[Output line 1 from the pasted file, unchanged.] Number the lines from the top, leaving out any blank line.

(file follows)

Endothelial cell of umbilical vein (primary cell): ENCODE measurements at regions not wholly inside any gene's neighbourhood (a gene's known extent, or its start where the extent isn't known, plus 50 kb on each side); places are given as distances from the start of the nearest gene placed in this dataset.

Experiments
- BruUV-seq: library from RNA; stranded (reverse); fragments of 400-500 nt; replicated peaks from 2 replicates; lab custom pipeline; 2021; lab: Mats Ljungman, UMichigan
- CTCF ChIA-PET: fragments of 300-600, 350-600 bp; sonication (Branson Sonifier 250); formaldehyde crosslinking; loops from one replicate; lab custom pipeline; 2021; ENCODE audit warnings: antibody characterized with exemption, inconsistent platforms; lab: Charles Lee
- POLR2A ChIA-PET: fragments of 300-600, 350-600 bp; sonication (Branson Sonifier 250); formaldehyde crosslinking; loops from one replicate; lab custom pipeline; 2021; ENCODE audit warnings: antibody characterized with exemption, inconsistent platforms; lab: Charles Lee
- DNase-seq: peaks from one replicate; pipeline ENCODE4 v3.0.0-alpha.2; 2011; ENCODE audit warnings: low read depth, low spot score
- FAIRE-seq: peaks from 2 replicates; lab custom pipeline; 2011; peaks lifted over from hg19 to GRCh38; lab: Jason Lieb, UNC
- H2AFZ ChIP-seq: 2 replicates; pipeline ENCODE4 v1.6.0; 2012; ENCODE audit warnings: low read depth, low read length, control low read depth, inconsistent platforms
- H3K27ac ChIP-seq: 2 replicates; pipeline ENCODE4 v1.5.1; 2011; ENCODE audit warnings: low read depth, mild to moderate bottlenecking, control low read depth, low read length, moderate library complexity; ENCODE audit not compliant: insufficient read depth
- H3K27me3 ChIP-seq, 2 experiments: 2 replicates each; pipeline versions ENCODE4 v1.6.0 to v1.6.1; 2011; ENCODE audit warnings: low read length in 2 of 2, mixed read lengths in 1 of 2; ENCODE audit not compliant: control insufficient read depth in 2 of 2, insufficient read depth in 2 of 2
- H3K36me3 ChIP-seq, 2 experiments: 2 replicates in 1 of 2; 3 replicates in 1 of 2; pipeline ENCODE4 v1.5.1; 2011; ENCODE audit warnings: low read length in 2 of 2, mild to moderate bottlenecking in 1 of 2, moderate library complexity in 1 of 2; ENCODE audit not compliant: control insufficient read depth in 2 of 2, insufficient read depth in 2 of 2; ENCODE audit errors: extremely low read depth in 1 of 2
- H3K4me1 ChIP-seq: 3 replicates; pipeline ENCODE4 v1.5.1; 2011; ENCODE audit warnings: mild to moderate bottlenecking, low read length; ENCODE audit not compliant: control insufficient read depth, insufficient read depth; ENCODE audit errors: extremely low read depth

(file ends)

Endothelial cell of umbilical vein (primary cell): ENCODE measurements at regions not wholly inside any gene's neighbourhood (a gene's known extent, or its start where the extent isn't known, plus 50 kb on each side); places are given as distances from the start of the nearest gene placed in this dataset.